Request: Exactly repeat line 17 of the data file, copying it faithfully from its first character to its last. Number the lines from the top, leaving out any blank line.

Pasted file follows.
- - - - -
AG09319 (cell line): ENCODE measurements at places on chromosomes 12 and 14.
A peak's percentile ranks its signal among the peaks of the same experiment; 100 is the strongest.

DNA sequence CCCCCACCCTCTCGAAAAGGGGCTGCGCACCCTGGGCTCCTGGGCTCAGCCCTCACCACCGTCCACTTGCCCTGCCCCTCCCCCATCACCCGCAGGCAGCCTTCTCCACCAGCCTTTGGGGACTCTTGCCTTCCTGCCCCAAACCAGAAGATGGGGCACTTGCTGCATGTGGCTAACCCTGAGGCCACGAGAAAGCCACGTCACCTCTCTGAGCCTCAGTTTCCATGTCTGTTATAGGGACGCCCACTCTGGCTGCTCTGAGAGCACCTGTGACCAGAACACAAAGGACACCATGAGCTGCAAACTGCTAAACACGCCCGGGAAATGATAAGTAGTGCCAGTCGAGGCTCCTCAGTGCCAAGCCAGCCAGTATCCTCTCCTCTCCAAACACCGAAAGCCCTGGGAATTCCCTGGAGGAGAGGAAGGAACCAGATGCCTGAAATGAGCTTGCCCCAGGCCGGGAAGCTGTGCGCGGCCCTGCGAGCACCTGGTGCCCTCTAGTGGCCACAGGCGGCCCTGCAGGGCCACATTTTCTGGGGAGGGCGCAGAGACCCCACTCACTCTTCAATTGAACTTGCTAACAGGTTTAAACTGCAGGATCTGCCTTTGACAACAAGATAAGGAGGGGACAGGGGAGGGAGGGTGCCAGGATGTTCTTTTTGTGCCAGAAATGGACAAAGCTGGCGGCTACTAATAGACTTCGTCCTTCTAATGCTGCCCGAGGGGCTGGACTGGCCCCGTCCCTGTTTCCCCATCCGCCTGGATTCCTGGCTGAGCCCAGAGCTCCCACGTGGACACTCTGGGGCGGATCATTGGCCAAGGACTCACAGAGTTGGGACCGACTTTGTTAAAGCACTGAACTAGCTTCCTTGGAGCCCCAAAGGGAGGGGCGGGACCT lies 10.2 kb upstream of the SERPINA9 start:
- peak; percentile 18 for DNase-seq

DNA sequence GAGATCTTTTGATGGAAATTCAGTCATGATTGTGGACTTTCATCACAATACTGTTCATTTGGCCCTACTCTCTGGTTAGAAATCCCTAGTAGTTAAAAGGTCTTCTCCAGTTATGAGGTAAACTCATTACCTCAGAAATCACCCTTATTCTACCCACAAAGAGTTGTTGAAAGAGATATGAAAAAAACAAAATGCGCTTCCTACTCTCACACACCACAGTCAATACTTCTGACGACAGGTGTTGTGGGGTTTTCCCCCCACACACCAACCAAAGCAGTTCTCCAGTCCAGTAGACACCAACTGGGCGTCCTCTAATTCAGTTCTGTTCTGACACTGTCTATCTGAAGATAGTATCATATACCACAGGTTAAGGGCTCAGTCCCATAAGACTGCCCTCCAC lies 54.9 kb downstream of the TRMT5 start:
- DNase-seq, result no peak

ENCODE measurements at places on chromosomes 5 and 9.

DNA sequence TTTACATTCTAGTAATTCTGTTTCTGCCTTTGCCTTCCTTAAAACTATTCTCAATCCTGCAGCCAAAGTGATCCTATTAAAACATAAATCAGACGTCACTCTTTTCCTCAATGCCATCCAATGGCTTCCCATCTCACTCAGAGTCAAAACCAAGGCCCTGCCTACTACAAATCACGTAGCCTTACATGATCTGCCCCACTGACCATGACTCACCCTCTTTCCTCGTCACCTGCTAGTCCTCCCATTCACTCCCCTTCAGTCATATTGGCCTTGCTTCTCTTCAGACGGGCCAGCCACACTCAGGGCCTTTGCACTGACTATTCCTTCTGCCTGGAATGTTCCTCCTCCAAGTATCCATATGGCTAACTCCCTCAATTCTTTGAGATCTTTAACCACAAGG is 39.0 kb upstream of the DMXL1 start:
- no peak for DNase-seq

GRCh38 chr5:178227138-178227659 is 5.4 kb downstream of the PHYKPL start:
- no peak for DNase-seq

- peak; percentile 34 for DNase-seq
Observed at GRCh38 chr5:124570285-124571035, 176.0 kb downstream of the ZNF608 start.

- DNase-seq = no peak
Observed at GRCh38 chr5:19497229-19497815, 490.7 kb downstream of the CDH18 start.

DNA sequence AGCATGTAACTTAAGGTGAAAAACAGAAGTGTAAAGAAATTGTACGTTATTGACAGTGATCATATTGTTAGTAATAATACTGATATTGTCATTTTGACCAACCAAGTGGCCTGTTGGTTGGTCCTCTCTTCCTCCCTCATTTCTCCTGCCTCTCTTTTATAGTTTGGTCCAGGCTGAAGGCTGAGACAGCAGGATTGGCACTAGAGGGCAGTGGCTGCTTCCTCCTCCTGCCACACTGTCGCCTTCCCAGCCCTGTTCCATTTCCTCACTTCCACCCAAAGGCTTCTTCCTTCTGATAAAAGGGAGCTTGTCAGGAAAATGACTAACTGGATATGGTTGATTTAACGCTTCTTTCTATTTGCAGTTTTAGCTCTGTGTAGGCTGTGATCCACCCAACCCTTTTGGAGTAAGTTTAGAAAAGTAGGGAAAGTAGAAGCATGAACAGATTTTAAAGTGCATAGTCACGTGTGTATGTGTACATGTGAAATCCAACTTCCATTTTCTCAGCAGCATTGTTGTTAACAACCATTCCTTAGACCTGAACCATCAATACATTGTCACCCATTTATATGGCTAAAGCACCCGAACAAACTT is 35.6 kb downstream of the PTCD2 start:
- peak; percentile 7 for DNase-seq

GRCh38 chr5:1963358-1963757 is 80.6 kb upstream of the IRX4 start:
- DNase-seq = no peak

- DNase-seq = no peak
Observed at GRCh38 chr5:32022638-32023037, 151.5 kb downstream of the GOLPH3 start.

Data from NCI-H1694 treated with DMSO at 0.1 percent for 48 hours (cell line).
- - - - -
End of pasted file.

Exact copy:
- peak; percentile 7 for DNase-seq